The other people in the corridor—three children, two adults—were somehow too insubstantial to touch the door. But their hands closed about hers, as she pulled on the big iron door handle, and suddenly she felt strong.

“Never let up, Miss! Hold strong! Hold strong!” whispered a voice in her mind.

“Pull, girl, pull!” whispered another.

And then a voice that sounded like her mother’s—her own mother, her real, wonderful, maddening, infuriating, glorious mother—just said, “Well done, Coraline,” and that was enough.

The door started to slip closed, easily as anything.

“No!” screamed a voice from beyond the door, and it no longer sounded even faintly human.

Something snatched at Coraline, reaching through the closing gap between the door and the doorpost. Coraline jerked her head out of the way, but the door began to open once more.

“We’re going to go home,” said Coraline. “We are. Help me.” She ducked the snatching fingers.

They moved through her, then: ghost hands lent her strength that she no longer possessed. There was a final moment of resistance, as if something were caught in the door, and then, with a crash, the wooden door banged closed.

Something dropped from Coraline’s head height to the floor. It landed with a sort of a scuttling thump.

“Come on!” said the cat. “This is not a good place to be in. Quickly.”

Coraline turned her back on the door and began to run, as fast as was practical, through the dark corridor, running her hand along the wall to make sure she didn’t bump into anything or get turned around in the darkness.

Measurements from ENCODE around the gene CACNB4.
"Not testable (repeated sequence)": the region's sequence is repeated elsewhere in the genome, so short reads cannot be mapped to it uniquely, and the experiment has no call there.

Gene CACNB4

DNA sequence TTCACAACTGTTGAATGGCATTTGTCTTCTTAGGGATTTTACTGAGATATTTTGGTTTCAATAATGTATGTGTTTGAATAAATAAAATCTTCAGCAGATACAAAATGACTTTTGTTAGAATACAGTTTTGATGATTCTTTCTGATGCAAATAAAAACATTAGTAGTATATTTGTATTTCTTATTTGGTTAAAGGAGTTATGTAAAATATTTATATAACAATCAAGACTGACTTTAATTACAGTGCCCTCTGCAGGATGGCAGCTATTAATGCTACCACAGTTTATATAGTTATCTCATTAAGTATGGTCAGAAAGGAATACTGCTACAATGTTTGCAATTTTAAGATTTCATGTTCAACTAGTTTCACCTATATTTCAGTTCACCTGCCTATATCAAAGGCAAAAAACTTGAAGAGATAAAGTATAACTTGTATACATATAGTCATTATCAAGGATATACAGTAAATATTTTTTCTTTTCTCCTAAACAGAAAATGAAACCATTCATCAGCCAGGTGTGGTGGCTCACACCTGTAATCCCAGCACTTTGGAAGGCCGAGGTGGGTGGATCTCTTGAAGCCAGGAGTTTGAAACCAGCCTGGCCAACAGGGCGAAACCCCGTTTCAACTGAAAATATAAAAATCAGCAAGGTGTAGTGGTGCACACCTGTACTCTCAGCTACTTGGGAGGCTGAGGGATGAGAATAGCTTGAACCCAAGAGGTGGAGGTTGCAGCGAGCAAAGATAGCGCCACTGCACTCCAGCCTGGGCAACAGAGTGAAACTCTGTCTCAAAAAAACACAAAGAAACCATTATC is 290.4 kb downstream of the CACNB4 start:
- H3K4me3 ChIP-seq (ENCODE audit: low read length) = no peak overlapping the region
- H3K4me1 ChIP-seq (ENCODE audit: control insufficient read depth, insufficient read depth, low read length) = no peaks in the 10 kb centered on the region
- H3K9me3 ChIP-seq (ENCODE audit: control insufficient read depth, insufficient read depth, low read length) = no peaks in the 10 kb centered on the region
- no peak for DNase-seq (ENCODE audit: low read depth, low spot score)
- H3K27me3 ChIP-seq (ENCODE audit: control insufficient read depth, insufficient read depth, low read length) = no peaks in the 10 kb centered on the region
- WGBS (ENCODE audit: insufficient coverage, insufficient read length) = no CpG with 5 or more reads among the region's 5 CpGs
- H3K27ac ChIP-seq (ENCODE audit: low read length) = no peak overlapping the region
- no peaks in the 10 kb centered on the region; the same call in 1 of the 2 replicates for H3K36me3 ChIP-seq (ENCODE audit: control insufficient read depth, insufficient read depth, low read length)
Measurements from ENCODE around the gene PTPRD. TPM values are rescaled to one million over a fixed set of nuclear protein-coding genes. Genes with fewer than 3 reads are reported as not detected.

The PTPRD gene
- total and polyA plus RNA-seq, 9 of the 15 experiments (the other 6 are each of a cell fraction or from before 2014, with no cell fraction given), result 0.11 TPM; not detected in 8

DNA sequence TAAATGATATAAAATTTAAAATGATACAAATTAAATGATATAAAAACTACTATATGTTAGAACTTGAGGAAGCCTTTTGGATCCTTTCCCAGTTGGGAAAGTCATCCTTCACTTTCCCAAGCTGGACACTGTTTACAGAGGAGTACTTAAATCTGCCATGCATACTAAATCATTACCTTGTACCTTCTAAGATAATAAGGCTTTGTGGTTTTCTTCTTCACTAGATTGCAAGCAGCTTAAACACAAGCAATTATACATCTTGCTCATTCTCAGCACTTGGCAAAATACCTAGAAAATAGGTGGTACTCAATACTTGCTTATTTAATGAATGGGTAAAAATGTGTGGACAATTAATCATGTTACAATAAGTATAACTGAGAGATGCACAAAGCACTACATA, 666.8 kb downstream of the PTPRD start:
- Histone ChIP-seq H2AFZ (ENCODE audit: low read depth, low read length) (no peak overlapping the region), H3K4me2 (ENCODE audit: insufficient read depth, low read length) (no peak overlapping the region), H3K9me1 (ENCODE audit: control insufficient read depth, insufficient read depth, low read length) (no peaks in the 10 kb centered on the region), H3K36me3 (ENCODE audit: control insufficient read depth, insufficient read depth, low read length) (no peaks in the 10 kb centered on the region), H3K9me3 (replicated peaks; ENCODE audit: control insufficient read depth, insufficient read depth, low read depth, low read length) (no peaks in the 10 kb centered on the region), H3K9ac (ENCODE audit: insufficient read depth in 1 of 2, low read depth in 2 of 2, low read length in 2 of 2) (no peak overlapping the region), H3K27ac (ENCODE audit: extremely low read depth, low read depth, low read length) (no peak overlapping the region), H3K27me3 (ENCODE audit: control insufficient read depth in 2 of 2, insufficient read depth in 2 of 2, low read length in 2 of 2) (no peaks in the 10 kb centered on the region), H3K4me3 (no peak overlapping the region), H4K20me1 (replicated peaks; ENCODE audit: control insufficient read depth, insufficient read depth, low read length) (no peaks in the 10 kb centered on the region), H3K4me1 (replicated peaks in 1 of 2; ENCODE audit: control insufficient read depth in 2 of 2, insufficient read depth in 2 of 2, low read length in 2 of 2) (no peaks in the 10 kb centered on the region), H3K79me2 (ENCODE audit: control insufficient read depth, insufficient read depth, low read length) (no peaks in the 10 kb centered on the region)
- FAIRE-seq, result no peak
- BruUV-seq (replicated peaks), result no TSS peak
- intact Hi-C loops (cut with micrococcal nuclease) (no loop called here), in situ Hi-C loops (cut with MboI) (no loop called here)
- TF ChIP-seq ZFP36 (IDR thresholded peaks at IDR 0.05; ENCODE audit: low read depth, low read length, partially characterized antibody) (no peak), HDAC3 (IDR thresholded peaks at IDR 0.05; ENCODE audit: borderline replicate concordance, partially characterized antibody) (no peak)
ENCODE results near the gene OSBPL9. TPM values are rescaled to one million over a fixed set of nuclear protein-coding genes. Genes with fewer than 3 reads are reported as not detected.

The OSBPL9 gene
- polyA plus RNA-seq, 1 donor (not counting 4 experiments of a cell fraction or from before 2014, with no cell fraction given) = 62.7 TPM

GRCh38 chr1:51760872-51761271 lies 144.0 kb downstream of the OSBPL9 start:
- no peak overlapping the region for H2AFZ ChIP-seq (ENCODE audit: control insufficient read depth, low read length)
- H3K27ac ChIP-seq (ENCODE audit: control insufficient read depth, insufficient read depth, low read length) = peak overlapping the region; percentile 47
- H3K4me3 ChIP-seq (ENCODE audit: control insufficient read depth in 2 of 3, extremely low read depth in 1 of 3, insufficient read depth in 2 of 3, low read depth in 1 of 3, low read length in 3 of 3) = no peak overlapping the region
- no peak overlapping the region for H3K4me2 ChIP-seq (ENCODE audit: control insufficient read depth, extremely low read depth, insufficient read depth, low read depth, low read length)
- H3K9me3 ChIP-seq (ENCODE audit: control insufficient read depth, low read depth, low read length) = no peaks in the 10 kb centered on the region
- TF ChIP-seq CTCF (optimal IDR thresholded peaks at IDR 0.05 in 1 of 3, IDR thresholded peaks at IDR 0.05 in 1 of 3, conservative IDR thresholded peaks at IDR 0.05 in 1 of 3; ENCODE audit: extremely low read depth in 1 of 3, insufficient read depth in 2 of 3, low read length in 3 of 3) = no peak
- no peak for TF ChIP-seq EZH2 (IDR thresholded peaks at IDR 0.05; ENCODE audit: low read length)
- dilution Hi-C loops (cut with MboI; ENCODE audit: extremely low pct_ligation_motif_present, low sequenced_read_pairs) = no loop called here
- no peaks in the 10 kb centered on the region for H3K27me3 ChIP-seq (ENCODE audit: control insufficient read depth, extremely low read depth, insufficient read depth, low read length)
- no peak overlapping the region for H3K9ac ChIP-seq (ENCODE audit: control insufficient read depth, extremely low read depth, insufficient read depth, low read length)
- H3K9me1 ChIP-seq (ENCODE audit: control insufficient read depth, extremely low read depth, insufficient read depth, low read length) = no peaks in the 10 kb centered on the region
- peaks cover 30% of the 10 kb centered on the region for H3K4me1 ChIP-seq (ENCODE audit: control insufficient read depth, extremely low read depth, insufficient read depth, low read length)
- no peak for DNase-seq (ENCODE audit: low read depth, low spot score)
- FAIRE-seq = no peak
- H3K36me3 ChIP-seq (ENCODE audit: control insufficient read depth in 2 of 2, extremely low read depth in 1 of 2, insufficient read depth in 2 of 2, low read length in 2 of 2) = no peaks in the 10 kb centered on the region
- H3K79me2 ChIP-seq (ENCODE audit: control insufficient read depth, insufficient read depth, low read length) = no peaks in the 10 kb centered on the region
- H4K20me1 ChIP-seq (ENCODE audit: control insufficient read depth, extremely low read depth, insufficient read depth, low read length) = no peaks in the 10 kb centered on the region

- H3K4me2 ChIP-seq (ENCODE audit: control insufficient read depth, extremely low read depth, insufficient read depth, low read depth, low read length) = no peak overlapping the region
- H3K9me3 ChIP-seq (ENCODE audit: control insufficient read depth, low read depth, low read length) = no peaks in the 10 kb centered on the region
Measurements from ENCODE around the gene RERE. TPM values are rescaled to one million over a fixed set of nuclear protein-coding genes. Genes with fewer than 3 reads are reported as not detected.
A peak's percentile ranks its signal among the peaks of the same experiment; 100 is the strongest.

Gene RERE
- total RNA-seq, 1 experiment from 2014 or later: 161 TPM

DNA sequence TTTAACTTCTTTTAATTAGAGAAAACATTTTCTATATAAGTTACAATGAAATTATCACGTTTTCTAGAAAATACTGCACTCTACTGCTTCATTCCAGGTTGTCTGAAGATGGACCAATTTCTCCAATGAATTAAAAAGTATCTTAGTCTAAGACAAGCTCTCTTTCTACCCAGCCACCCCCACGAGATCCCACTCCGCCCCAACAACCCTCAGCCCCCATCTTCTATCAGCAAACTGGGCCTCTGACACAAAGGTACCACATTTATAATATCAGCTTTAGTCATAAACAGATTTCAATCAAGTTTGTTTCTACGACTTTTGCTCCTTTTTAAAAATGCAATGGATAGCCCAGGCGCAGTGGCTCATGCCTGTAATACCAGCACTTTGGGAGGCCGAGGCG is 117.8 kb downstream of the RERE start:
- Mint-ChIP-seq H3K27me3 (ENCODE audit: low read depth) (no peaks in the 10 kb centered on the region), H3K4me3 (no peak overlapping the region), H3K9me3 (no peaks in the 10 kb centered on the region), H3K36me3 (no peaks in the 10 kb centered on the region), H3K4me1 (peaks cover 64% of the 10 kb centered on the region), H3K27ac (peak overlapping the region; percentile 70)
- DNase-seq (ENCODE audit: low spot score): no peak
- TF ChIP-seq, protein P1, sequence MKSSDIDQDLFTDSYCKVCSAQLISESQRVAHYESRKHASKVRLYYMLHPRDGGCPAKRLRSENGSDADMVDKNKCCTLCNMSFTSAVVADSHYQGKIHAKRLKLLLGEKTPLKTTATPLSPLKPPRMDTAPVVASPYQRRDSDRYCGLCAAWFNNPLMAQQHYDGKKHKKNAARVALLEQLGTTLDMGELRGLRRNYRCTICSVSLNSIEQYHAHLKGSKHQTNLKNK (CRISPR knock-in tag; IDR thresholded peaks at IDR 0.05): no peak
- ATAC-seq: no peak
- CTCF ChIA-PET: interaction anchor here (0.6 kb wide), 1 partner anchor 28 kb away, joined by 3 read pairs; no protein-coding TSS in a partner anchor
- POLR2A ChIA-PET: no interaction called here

It was an uphill run, and it seemed to her that it went on for a longer distance than anything could possibly go. The wall she was touching felt warm and yielding now, and, she realized, it felt as it were covered in a fine downy fur. It moved, as if it were taking a breath. She snatched her hand away from it.

Winds howled in the dark.

She was scared she would bump into something, and she put out her hand for the wall once more. This time what she touched felt hot and wet, as if she had put her hand in somebody’s mouth, and she pulled it back with a small wail.

Her eyes had adjusted to the dark. She could half see, as faintly glowing patches ahead of her, two adults, three children. She could hear the cat, too, padding in the dark in front of her.

And there was something else, which suddenly scuttled between her feet, nearly sending Coraline flying. She caught herself before she went down, using her own momentum to keep moving. She knew that if she fell in that corridor she might never get up again. Whatever that corridor was was older by far than the other mother. It was deep, and slow, and it knew that she was there. . . .

Then daylight appeared, and she ran toward it, puffing and wheezing. “Almost there,” she called encouragingly, but in the light she discovered that the wraiths had gone, and she was alone. She did not have time to wonder what had happened to them. Panting for breath, she staggered through the door, and slammed it behind her with the loudest, most satisfying bang you can imagine.

Coraline locked the door with the key, and put the key back into her pocket.

The black cat was huddled in the farthest corner of the room, the pink tip of its tongue showing, its eyes wide. Coraline went over to it and crouched down beside it. Copyright 2016 - 2024